Avoiding the Charge of the Light Brigade Against China
Editor’s Note: This week, War on the Rocks is featuring some old favorites from the archives. This article was originally published in 2016.
Cannon to right of them, Cannon to left of them,
Cannon in front of them, Volleyed and thundered;
Stormed at with shot and shell, Boldly they rode and well,
Into the jaws of Death, Into the mouth of hell,
Rode the six hundred.
-Alfred, Lord Tennyson, Charge of the Light Brigade
C’est magnifique, mais ce n’est pas la guerre: c’est de la folie.
– Marshal Pierre François Joseph Bosquet, observing the Light Brigade
“The Charge of the Light Brigade” provides a classic example of the subordination of military skill in favor of courage and stubbornness, seasoned with a generous measure of poor leadership and a dash of sheer chaos. The 1854 charge in the Crimean War involved an unsupported light cavalry charge directed against the wrong objective at the conclusion of the Battle of Balaclava, which the British had already won. While the diminished brigade successfully reached the wrong Russian guns and slaughtered the gunners, the only objective that they secured was to ensure that they could retreat at no hazard from the artillery fire they had just attacked through. This illustrates, on the tactical level, the Pentagon’s current vision for dealing with the so-called anti-access/area denial (A2/AD) environment. The current view of dealing with a generic A2/AD environment is unnecessarily focused on a tech-heavy widget-on-widget battle fought at the tactical level, devoid of military objectives and with limited support from allied nations. A2/AD is a defensive strategy, focused on an intention to deprive American forces, particularly air and naval forces, of their preferred method of warfighting. The key to overcoming this strategy is to work around it — shunning the hyperactive, close-range, quick-kill strategy that underpins what was once called AirSea Battle and the third offset strategy, and doing something else entirely, enhanced by favorable geography and a long-standing alliance structure. Otherwise we risk repeating the Light Brigade’s experience on a grander scale — meaningless tactical victories gained at unacceptably high cost.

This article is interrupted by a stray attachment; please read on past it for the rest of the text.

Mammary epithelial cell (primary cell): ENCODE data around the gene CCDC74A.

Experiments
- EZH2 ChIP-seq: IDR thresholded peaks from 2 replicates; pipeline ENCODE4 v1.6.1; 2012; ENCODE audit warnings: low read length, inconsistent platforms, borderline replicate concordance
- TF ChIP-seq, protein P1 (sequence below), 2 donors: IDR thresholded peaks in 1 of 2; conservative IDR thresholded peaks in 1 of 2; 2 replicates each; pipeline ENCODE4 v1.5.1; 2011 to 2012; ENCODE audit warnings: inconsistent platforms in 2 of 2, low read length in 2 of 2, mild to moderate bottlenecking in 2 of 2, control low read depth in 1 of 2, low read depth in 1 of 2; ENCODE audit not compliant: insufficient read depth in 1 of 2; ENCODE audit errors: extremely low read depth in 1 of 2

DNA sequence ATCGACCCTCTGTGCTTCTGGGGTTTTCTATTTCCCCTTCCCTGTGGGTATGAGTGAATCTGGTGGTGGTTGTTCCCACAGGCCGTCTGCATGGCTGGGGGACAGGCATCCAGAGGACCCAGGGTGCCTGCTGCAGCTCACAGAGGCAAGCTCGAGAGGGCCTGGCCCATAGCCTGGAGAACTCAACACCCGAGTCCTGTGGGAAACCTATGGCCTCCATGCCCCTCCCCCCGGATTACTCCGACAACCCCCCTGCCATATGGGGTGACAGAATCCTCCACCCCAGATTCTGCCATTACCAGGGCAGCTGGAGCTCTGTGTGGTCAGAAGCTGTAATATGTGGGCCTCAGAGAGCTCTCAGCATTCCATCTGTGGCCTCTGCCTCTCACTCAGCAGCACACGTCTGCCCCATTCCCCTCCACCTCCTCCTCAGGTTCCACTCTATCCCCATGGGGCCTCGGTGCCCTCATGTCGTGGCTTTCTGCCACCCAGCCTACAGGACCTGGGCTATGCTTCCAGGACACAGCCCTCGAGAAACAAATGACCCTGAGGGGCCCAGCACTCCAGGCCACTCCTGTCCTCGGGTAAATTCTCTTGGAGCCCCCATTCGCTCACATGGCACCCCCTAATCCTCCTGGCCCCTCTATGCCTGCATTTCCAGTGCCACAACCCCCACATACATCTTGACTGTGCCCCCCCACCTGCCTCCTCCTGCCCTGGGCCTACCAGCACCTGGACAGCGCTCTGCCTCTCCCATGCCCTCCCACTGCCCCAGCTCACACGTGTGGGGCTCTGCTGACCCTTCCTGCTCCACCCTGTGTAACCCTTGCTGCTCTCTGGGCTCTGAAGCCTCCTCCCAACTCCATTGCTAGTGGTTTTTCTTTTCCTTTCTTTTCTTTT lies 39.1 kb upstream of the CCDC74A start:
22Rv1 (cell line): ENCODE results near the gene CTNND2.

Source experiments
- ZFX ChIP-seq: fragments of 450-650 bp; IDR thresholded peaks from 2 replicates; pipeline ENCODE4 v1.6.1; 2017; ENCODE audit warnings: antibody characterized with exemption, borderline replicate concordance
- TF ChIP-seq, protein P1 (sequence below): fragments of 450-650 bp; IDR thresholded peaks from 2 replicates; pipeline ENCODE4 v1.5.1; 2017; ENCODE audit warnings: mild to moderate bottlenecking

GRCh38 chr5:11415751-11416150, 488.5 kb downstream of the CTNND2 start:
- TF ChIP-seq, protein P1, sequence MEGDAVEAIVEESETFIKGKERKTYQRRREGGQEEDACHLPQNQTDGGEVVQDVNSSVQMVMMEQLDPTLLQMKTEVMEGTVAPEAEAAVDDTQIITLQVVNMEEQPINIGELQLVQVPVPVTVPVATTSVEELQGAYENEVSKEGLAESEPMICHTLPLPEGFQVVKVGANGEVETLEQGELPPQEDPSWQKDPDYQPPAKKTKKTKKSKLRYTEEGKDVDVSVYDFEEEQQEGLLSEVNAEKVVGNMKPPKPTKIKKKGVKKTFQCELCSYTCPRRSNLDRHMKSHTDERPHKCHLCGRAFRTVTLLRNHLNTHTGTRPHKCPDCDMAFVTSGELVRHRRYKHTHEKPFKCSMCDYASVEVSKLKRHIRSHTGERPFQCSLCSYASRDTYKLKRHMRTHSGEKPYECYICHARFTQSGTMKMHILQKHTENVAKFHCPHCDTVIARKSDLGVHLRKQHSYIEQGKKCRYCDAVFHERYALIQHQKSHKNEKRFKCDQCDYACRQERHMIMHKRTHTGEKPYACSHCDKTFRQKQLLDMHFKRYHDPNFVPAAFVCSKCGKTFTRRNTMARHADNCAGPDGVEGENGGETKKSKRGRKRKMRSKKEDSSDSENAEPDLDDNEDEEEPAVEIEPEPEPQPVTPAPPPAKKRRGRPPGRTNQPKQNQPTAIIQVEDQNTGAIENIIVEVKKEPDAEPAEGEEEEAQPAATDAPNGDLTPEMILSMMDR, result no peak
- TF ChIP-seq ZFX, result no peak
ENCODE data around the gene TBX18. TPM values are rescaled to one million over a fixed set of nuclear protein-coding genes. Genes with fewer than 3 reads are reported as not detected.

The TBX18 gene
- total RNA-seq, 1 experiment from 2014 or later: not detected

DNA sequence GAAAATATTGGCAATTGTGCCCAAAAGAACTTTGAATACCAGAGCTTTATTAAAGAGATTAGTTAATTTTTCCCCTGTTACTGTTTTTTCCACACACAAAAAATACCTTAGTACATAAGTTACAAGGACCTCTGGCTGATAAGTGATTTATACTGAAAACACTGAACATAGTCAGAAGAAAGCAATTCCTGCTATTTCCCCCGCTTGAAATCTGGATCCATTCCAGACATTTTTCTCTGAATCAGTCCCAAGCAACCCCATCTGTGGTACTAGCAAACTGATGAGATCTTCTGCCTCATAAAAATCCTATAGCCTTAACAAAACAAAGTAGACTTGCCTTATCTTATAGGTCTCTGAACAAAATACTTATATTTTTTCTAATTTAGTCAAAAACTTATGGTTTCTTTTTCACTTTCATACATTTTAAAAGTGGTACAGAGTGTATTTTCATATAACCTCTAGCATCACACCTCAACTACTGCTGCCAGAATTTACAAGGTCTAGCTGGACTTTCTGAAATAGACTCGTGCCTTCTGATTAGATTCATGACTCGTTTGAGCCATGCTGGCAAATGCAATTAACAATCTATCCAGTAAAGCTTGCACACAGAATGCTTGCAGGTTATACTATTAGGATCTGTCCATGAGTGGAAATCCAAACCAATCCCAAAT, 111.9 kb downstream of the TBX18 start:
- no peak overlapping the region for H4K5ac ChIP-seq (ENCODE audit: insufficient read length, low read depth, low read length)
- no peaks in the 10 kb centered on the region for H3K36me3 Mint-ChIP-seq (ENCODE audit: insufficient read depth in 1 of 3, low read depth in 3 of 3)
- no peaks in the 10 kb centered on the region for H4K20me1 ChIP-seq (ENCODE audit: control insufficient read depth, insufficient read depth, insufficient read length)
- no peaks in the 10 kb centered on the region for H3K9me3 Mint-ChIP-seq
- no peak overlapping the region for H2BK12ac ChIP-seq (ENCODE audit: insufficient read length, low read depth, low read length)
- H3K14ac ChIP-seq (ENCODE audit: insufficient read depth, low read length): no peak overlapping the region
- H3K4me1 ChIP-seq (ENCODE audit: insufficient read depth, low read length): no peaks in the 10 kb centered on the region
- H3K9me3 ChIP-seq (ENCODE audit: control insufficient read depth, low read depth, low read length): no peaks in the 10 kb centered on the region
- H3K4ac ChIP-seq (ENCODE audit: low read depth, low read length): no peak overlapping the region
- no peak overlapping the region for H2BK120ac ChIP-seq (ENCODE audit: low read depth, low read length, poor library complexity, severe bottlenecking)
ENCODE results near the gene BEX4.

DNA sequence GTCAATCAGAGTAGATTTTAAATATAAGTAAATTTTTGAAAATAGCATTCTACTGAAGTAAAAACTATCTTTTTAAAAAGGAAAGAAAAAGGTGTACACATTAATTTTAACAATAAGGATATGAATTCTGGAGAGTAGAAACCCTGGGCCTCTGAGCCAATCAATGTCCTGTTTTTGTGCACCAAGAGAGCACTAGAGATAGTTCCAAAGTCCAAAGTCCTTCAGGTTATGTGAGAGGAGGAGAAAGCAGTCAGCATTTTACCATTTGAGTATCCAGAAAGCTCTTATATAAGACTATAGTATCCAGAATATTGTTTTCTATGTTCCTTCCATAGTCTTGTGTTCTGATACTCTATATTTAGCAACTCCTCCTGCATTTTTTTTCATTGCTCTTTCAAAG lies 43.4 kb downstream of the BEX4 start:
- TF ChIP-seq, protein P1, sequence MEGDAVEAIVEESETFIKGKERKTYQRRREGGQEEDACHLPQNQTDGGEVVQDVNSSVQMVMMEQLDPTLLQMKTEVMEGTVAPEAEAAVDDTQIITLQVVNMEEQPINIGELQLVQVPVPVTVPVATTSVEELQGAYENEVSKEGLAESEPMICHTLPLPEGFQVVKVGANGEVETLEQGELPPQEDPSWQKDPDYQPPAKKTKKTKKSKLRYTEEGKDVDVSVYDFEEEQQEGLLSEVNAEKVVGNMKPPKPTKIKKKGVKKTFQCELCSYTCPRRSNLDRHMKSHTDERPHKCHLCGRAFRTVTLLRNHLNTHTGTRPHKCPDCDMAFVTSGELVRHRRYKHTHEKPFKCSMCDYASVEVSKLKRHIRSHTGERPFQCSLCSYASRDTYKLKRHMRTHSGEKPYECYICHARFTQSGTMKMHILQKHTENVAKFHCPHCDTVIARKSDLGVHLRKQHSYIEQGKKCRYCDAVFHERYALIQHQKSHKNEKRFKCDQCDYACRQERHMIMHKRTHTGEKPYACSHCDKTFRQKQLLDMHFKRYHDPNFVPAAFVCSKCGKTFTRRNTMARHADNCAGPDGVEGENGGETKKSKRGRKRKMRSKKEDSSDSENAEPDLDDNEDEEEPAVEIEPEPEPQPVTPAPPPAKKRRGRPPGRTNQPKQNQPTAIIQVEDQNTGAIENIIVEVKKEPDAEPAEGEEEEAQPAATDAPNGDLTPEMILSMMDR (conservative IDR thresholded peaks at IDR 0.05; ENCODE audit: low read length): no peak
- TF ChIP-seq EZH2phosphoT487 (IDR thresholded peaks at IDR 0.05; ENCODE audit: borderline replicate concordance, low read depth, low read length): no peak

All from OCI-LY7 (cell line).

The description of the A2/AD challenge is an American creation, not a Chinese or Russian one. The Chinese equivalent developed from a “counter-intervention” doctrine that followed closely behind the success of Desert Storm and was originally designed to prevent U.S. intervention in a conflict between China and Taiwan. This basic doctrine has driven Chinese military development for almost a quarter century. Like AirLand Battle doctrine of the 1980s, Chinese counter-intervention doctrine is focused specifically on the United States and the capabilities demonstrated against Iraq in 1991. It is the equivalent of the second offset strategy, which was focused on blunting the Soviet threat in Europe. The U.S. Army Training and Doctrine Command (TRADOC) planners who initially developed and then sold AirLand Battle to the rest of the Department of Defense started by knowing who they would fight and where. They had a deep understanding of Soviet warfighting preferences, along with the relevant terrain, prevailing climate and weather, training techniques, and logistical capabilities of the adversary. Chinese military planners used the same basic methodology. Their efforts were enhanced by the fact that the United States has spent so long resting on its laurels and is still prepared to place its bets on the same basic stealth and precision technologies highlighted in the Gulf War, applied the same way.. China’s focus revolves around a credible and flexible missile threat to U.S. bases in the region, matched with an advanced counterair and countermaritime architecture intended to offer a dense, mobile, and flexible threat to the remnants of U.S. forces capable of projecting power against the mainland. Their solution to the threat posed by U.S. power projection capabilities is to combine a robust defense of near battlespace combined with an attack on the basing and logistical structure upon which U.S. forces depend.